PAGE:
By Roy Mathur, on 2012-11-19, for the Independent Daily, Mauritius (in which an edited version appeared)
Avoiding work seems to be a recurrent theme in this column and while I wouldn't advocate not paying attention in the classroom, let's face it, once you are out in the real world of work and woes, most jobs require the processing power of only half a brain. (Though, after dealing with telemarketers, I'd say that assuming most wage-slaves have half a brain is far too generous in my view). Still, as faceless cubicle worker-drones with only half of our brains engaged (unless we are telemarketers) in the morose mundaneity that is everyday life, what should we do with the rest of our poorly utilised intellectual faculties?
Ancient text-based adventure games are the answer. The best thing is that because the only output these venerable games send to the screen is text, unless your evil pointy-headed boss actually has the creepy habit of leaning over you and reading your computer screen, there's a very good chance that you can get away with playing them at work*.
Big drum roll... this is probably the great, great, great granddaddy of them all. Originally created on a massive computer the size of that sinister black citadel thing (my next home when I come to power) that overlooks Port Louis, it has since been re-written, expanded, formed the basis of many other games and ported to most platforms. The basic premise is that you enter a cave, look for treasure, fight monsters, get lost (a lot) and probably die, and die pretty frequently if you are anything like as useless at playing this game as I am. Download this infernal, infuriating time-waster here.
Zork is another dungeon crawl set within the ruins of a lost civilisation far beneath the surface of the earth. Here you again seek adventure in your quest for fantastic riches and get lost again and again and again. You can download devilish Zork and its sequels by xyzzy'ing** to this page.
Here's something very different from all those aforementioned subterranean shenanigans and a bit more grown up. Amnesia has a flawless pedigree with the story for the game written by award winning science fiction author and uber-mind Thomas M. Disch. In the game you wake up in a New York hotel room with no recollection of how you got there, no clothes and no money and, to cap it all, you soon find out that someone is trying to kill you and you are also wanted for murder. The object of the game is to find out what happened to you and to extricate yourself from this potentially lethal situation. An adventure and suspenseful thriller all rolled into one well written script guarantees more time wasting fun. You may even look forward to returning to work the following day to continue delving into this dark escapade. Get it here before they get you.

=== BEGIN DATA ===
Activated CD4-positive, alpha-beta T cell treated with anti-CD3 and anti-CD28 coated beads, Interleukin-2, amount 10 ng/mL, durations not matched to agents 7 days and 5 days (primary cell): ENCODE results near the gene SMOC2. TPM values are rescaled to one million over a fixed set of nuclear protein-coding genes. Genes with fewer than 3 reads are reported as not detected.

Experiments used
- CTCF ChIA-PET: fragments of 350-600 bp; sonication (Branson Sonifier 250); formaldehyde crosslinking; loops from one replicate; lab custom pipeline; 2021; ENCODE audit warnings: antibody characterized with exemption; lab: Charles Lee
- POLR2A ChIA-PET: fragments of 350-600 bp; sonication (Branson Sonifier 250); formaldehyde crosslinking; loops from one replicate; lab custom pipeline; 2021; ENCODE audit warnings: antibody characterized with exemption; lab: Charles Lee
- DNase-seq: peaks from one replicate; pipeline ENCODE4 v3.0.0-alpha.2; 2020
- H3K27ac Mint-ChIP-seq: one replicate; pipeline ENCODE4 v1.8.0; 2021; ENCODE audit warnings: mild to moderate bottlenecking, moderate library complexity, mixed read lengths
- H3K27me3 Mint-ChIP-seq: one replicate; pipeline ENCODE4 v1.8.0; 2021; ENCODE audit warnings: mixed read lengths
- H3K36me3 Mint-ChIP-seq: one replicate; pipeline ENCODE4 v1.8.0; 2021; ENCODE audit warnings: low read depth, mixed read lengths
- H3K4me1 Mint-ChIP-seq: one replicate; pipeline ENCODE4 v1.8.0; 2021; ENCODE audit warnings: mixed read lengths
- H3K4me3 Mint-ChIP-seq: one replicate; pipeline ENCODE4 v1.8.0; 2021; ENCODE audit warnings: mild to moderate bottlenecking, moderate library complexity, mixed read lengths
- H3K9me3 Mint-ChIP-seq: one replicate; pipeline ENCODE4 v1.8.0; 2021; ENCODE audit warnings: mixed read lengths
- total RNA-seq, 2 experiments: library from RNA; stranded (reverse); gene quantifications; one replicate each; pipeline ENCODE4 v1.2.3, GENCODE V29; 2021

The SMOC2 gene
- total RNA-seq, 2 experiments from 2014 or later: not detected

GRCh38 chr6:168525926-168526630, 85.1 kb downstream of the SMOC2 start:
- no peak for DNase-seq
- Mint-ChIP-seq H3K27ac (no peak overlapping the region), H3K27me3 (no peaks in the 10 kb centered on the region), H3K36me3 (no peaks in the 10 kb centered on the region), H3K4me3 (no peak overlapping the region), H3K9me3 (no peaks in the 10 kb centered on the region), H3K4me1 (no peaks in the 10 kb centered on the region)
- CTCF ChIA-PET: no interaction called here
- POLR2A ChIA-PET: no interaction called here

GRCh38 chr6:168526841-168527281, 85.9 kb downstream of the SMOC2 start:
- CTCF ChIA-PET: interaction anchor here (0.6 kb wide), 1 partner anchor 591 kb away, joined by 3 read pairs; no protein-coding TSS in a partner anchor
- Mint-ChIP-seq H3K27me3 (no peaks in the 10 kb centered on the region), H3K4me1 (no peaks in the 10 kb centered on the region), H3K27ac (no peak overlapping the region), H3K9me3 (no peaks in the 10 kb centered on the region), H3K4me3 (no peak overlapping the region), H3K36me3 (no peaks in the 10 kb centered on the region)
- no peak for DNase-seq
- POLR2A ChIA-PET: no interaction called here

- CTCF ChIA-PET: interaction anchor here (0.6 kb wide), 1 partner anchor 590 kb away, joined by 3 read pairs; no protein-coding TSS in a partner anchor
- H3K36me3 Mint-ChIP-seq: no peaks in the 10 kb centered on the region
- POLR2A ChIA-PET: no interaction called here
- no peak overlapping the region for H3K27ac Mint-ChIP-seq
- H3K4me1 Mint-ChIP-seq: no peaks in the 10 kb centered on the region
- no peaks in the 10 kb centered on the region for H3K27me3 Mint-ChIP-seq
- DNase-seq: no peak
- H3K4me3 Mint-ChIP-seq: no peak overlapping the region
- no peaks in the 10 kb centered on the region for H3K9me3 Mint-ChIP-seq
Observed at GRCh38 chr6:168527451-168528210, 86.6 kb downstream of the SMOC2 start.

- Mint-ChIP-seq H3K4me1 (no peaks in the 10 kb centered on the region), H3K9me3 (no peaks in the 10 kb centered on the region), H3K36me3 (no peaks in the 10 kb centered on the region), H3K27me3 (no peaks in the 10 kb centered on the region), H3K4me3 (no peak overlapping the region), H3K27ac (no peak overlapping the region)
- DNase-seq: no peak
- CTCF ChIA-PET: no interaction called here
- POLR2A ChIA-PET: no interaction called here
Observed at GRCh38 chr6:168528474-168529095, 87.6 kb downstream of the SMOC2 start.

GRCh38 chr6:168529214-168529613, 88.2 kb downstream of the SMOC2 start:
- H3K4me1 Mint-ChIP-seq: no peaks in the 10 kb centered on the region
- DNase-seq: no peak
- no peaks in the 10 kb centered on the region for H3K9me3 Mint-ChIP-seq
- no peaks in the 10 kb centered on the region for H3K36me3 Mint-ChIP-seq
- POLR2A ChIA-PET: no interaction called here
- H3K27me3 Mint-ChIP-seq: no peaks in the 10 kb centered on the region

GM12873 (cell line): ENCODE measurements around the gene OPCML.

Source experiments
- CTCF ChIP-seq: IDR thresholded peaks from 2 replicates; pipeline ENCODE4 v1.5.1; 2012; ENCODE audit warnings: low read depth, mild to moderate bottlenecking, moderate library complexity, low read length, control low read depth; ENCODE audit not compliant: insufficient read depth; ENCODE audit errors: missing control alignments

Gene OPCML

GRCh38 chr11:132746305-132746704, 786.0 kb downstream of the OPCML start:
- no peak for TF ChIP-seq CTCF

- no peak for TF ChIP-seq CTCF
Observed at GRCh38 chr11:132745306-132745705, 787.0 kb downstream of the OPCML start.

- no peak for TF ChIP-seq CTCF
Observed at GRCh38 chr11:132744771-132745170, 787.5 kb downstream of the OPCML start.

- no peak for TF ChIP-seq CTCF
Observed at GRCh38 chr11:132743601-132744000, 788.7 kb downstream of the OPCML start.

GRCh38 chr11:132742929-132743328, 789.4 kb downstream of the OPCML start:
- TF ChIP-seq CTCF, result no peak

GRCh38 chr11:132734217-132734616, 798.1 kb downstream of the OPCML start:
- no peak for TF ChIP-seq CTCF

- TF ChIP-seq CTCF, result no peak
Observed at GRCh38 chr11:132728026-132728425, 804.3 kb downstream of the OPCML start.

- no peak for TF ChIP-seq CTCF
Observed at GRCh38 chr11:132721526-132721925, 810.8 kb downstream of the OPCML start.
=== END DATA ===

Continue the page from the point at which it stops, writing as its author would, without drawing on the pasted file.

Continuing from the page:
Complaints from employers to firstname.lastname@example.org
*Disclaimer: If you do get fired for being caught playing these games at work, it proves that you were not meant for that job in the first place. In future, try getting a job that allows you to fully use the whole of your brain. If that isn't possible, you may just be the type of recruit the telemarketing companies are looking for.
**No, I will not tell you what that means. Try casually dropping it into conversation when in the company of some older geeks and see what happens.